In honor of the first day of Spring, I’m posting a recipe for a classic fall dish. Figures…
This was meant to be a collaborative post with Alimonkee, but sadly I wasn’t able to get the pictures put together in time. So I think we’re both going to be posting our own versions of the same cooking event. (And by “going to” I mean that Alice posted hers *months* ago, and I never finished my draft until now.) Also, due to some mishaps with lighting and trying to use a camera-phone, less of the documentation turned out well than I’d hoped, so the pictures are a little different.
Well, we made it. I feel a bit as if I’ve just emerged from a food-coma-induced cloud, only to discover that someone filled my fridge with delicious leftovers.
Since this is my third annual Biggest Little Thanksgiving, I thought I had this down. I thought that making a ton of food was making a ton of food; because it is, isn’t it? I failed to take into account two important factors: 1) the size/quantity of the bird(s), and 2) people, and therefore time.
It was a dinner designed around the bird.
And what a bird it was. Fresh from the farm – Free Union Grass Farm, for those in the area, and in the know – and begging to be eaten; plump and chickeny. Just begging me to break my rule and mess with a whole chicken again. (I fooled it – we cooked this one first, and then we cut it up.) This chicken grew up happily in the field next to my parents-in-law’s house, pecking for bugs and clucking in the tall grass. I watched it out there, having the time of its little poultry life. I knew it had a good run (har har har) and was ready to be The Dinner.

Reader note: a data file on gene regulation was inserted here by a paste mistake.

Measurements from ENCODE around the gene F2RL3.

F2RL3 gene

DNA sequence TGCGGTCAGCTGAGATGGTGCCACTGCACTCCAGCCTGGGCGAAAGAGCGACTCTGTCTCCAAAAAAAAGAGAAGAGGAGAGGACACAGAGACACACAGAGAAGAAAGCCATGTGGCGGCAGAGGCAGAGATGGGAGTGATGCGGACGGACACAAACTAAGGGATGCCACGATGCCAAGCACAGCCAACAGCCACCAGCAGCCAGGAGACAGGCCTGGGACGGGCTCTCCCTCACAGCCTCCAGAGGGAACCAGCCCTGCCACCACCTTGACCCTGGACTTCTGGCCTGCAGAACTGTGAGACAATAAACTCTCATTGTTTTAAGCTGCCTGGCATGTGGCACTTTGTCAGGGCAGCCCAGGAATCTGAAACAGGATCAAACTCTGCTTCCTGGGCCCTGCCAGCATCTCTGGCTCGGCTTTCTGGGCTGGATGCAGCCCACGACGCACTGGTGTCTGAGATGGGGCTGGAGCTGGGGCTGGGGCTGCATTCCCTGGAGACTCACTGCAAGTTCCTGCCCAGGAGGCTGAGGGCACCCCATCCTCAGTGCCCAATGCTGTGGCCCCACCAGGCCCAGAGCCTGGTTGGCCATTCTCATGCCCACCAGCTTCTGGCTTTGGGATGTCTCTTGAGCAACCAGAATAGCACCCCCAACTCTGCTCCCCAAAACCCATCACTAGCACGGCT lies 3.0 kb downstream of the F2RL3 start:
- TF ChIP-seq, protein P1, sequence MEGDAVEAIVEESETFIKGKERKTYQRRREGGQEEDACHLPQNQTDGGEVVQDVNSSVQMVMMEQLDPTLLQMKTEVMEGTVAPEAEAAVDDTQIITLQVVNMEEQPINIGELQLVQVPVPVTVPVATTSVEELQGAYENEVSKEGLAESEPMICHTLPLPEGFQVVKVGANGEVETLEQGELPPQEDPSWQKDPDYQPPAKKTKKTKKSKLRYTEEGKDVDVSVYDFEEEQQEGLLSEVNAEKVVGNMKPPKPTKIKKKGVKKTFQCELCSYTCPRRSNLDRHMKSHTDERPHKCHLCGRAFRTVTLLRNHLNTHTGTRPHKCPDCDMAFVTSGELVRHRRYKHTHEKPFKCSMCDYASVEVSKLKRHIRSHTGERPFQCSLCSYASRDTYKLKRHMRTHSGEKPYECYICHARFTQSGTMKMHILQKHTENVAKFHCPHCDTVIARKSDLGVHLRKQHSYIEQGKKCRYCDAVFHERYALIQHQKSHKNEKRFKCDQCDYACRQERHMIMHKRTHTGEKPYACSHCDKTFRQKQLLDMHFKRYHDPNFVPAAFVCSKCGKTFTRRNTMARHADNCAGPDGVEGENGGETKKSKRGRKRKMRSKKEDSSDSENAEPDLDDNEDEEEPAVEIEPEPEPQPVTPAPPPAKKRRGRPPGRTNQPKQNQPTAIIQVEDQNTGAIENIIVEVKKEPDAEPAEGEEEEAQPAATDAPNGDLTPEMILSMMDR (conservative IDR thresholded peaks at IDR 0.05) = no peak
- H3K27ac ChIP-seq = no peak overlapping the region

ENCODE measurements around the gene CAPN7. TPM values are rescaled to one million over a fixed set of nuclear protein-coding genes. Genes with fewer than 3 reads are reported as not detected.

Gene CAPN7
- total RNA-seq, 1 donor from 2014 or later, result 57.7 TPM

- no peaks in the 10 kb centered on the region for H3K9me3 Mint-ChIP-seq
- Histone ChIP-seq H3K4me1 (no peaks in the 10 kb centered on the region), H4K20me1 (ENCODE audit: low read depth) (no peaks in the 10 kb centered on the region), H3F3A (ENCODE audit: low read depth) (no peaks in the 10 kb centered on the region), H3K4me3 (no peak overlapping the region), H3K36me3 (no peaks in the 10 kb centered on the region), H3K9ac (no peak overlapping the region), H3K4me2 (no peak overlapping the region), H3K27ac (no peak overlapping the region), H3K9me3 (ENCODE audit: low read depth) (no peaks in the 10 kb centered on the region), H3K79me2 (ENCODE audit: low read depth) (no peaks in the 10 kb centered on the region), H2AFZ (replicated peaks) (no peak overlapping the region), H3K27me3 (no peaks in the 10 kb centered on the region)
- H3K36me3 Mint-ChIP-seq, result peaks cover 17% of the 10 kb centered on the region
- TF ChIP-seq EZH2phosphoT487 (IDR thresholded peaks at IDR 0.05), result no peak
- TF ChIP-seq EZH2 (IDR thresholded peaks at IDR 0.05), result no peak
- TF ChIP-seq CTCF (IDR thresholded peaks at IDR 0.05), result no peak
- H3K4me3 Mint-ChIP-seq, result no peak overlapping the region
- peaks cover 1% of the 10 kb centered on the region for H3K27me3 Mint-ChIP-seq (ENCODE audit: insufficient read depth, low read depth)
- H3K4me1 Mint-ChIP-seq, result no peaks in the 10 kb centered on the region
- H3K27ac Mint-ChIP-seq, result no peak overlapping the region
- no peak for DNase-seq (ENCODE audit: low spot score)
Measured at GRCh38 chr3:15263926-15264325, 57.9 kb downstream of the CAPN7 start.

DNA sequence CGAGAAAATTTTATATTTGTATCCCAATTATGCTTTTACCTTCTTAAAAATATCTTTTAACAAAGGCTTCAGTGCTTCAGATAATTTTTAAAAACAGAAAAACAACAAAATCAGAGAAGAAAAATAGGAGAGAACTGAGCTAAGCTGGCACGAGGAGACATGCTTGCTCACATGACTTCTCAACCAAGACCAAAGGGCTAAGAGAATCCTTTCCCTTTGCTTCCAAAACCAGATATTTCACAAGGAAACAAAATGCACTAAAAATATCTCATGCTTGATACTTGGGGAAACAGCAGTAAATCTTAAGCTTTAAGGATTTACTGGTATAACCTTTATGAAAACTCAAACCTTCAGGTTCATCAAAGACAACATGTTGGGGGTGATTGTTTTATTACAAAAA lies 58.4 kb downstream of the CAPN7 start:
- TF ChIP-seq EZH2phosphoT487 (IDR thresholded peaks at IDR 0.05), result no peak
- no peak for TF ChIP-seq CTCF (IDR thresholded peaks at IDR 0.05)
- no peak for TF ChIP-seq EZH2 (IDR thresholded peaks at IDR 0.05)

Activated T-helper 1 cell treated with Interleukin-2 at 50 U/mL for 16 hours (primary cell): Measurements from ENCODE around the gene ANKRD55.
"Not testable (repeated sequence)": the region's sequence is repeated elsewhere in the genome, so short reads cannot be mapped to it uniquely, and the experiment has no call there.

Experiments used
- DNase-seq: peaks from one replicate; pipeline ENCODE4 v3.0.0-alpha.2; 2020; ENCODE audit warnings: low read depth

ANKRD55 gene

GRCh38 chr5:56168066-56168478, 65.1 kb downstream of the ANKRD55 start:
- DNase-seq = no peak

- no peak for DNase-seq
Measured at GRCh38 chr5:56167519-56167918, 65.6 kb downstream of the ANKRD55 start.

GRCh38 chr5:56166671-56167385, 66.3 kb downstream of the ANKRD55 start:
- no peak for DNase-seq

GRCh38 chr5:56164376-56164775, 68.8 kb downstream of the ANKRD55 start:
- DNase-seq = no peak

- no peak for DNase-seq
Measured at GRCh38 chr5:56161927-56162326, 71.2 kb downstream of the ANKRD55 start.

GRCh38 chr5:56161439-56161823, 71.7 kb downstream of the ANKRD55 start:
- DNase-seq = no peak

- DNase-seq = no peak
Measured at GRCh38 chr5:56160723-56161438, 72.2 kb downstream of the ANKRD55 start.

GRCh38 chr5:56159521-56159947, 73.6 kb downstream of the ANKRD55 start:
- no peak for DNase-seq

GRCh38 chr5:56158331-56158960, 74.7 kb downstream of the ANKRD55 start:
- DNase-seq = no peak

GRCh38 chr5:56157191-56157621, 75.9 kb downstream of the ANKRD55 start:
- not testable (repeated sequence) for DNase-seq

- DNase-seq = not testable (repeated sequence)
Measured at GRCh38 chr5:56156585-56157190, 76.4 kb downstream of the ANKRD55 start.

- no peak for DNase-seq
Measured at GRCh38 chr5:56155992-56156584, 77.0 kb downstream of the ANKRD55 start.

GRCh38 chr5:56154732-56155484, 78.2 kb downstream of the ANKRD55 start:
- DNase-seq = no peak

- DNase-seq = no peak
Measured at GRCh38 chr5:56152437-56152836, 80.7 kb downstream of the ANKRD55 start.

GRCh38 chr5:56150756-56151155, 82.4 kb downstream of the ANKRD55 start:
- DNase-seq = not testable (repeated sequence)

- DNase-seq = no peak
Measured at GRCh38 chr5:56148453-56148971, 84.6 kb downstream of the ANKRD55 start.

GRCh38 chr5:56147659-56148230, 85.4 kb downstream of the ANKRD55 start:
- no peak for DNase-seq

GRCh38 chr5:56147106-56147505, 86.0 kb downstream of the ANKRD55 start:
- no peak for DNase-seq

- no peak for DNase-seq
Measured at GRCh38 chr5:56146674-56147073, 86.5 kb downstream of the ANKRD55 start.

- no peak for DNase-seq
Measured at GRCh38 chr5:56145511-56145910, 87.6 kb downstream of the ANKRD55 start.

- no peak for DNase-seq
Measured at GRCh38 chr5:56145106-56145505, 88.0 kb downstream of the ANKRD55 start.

Calin wanted to roast a chicken. So when this one showed up on our doorstep one night (carefully in hand and definitely already dead, brought by my aforementioned parents-in-law – I don’t think I could cook a bird who flew to my house and rang the doorbell), he was raring to go. Epicurious provided the basic recipe; YouTube provided the detailed trussing instructions, and we took it from there.
Whole Chicken Saga, Part III
Are you impressed? I said I would make a post, and then I actually wrote it! And posted it!
In case you couldn’t guess, despite the travesty that was chicken disassembly, my crock-pot barbecue turned out swimmingly – and it was delicious, too! (Okay, that’s a pun that’s wasted on you right now, but you’ll get it in a minute.) As I promised, this is a totally lazy recipe, if you can get past the raw chicken, or if you’re smart enough to have bought your chicken prepackaged and ready to cook. I didn’t even make my own barbecue sauce, I just picked my favorites at the store.
It really is this easy. Put everything in the crock-pot, turn it on, and leave it for 8 hours. (more…)
In keeping with the whole chicken theme, here’s a recipe I made quite a while ago that never actually made it up here. This is another one from Gwyneth Paltrow’s cookbook that looked simple enough to try, and it turned out really well, which substantially less raw chicken dissection involved. But it did still involve sticking things inside an empty chicken. (Bleh – just that phrase “empty chicken” makes me squig. You?)